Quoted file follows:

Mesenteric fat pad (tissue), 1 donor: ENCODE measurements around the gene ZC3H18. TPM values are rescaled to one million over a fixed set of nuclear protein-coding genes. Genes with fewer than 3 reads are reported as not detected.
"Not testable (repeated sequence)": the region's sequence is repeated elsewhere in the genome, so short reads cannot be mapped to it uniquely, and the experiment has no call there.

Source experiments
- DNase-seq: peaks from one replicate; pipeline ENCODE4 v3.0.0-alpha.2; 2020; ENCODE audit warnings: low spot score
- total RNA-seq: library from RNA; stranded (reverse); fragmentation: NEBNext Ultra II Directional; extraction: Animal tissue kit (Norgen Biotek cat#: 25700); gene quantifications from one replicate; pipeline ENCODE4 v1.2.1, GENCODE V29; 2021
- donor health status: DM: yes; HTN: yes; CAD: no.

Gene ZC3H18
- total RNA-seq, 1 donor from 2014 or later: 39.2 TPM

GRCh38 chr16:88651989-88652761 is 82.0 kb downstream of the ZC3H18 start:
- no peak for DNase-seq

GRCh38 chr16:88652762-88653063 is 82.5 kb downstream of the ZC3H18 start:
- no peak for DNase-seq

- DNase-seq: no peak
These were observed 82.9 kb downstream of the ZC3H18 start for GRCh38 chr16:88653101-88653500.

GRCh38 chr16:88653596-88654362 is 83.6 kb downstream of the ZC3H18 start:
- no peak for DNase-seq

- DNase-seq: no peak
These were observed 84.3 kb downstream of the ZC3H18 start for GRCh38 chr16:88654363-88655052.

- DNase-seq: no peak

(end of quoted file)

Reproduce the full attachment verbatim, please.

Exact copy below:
Mesenteric fat pad (tissue), 1 donor: ENCODE measurements around the gene ZC3H18. TPM values are rescaled to one million over a fixed set of nuclear protein-coding genes. Genes with fewer than 3 reads are reported as not detected.
"Not testable (repeated sequence)": the region's sequence is repeated elsewhere in the genome, so short reads cannot be mapped to it uniquely, and the experiment has no call there.

Source experiments
- DNase-seq: peaks from one replicate; pipeline ENCODE4 v3.0.0-alpha.2; 2020; ENCODE audit warnings: low spot score
- total RNA-seq: library from RNA; stranded (reverse); fragmentation: NEBNext Ultra II Directional; extraction: Animal tissue kit (Norgen Biotek cat#: 25700); gene quantifications from one replicate; pipeline ENCODE4 v1.2.1, GENCODE V29; 2021
- donor health status: DM: yes; HTN: yes; CAD: no.

Gene ZC3H18
- total RNA-seq, 1 donor from 2014 or later: 39.2 TPM

GRCh38 chr16:88651989-88652761 is 82.0 kb downstream of the ZC3H18 start:
- no peak for DNase-seq

GRCh38 chr16:88652762-88653063 is 82.5 kb downstream of the ZC3H18 start:
- no peak for DNase-seq

- DNase-seq: no peak
These were observed 82.9 kb downstream of the ZC3H18 start for GRCh38 chr16:88653101-88653500.

GRCh38 chr16:88653596-88654362 is 83.6 kb downstream of the ZC3H18 start:
- no peak for DNase-seq

- DNase-seq: no peak
These were observed 84.3 kb downstream of the ZC3H18 start for GRCh38 chr16:88654363-88655052.

- DNase-seq: no peak